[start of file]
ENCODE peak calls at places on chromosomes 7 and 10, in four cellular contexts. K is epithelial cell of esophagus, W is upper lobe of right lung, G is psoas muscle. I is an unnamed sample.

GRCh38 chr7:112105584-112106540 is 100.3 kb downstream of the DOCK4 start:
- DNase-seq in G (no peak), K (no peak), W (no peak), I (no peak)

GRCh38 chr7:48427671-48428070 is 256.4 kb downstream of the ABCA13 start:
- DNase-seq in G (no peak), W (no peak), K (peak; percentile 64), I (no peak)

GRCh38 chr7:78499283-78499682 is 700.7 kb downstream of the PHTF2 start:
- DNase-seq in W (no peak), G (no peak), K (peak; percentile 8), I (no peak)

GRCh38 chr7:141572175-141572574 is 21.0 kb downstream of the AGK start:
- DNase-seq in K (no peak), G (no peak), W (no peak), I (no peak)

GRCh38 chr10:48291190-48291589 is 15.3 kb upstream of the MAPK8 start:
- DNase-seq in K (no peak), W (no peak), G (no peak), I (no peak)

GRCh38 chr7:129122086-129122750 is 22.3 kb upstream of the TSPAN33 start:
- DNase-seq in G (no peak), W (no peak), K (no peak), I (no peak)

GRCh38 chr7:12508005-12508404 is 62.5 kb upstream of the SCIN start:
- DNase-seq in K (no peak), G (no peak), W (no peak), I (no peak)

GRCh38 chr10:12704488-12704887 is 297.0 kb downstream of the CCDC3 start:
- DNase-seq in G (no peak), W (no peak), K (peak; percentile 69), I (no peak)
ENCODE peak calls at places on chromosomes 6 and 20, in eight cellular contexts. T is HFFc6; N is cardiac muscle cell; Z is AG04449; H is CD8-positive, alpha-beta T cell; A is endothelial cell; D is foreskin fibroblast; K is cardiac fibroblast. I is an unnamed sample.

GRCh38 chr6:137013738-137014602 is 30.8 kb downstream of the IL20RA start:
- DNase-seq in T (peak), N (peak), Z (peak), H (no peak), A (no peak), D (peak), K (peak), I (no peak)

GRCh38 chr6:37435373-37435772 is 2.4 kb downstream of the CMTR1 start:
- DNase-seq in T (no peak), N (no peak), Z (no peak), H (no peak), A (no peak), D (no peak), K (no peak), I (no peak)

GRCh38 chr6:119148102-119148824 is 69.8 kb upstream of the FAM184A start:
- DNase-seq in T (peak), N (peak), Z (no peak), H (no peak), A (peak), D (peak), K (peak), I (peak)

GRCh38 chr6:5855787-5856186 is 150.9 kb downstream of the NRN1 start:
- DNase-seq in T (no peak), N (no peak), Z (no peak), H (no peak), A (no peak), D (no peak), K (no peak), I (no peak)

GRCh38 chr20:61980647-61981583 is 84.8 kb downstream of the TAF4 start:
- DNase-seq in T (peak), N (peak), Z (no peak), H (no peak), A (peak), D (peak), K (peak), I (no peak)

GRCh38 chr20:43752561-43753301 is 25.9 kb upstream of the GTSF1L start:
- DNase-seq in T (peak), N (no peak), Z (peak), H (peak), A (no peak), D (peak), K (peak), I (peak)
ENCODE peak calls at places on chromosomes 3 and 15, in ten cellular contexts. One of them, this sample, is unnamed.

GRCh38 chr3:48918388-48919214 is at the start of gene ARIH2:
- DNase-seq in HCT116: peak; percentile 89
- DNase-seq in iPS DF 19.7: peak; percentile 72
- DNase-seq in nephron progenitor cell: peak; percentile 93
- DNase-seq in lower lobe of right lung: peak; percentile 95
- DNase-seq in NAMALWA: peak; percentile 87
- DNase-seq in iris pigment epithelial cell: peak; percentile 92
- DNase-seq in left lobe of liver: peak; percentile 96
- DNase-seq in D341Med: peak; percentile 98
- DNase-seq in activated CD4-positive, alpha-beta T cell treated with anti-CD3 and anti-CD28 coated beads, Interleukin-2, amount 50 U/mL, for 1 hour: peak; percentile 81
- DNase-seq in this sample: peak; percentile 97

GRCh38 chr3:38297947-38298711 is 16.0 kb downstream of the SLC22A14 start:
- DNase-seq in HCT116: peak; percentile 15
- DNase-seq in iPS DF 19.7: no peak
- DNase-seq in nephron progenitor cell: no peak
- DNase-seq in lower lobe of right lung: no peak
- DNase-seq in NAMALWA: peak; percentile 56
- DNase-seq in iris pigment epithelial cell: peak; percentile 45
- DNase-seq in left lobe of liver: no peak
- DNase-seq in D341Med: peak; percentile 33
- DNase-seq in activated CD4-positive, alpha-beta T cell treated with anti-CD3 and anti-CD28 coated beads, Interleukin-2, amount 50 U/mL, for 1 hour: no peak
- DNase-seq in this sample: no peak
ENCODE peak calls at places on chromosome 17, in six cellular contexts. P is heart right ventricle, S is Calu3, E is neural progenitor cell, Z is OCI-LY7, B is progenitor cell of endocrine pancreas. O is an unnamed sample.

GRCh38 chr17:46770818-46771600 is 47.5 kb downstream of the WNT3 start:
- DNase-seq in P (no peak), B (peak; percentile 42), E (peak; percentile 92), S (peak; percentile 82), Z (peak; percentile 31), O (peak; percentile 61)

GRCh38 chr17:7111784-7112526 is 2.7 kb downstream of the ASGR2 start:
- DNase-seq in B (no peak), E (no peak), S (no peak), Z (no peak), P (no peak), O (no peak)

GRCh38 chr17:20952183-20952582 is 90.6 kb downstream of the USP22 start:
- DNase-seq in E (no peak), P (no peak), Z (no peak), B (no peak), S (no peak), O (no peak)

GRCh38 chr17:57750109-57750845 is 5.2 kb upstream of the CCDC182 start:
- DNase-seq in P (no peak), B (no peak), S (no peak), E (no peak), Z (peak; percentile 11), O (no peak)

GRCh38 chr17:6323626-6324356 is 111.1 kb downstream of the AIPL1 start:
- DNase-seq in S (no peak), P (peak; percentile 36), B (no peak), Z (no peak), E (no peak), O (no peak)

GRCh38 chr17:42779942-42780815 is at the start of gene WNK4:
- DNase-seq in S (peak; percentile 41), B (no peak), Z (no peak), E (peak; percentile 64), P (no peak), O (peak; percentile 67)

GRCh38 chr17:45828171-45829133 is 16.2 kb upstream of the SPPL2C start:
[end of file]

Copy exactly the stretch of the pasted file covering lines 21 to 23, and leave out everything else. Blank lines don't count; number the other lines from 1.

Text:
GRCh38 chr6:37435373-37435772 is 2.4 kb downstream of the CMTR1 start:
- DNase-seq in T (no peak), N (no peak), Z (no peak), H (no peak), A (no peak), D (no peak), K (no peak), I (no peak)

GRCh38 chr6:119148102-119148824 is 69.8 kb upstream of the FAM184A start: